This study examines the role of morphological awareness (MA) in literacy achievement and compensation in word reading of adults with dyslexia through an exploration of three questions: 1) Do adult dyslexics demonstrate a deficit in MA and how is this potential deficit related to phonological awareness (PA)? 2) Does MA contribute independently to literacy skills equally in dyslexics and control readers? 3) Do MA and PA skills differ in compensated and non-compensated dyslexics?
A group of dyslexic and normal reading university students matched for age, education and IQ participated in this study. Group analysis demonstrated an MA deficit in dyslexics; as well, MA was found to significantly predict a greater proportion of word reading and spelling within the dyslexic group compared to the controls. Compensated dyslexics were also found to perform significantly better on the morphological task than non-compensated dyslexics. Additionally, no statistical difference was observed in MA between the normal reading controls and the compensated group (independent of phonological awareness and vocabulary).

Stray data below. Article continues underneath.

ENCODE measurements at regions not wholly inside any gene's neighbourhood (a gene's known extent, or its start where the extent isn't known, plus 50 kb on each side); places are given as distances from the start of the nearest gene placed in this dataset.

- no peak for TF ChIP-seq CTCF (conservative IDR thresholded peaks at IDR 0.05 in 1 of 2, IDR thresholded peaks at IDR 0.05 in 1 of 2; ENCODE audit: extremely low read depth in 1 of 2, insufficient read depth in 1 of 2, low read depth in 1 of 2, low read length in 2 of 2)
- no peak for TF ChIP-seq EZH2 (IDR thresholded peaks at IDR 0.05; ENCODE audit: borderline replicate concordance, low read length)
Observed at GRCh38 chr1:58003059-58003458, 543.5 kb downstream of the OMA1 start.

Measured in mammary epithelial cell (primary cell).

Results suggest that intact and strong morphological awareness skills contribute to the achieved compensation of this group of adults with dyslexia. Implications for MA based intervention strategies for people with dyslexia are discussed.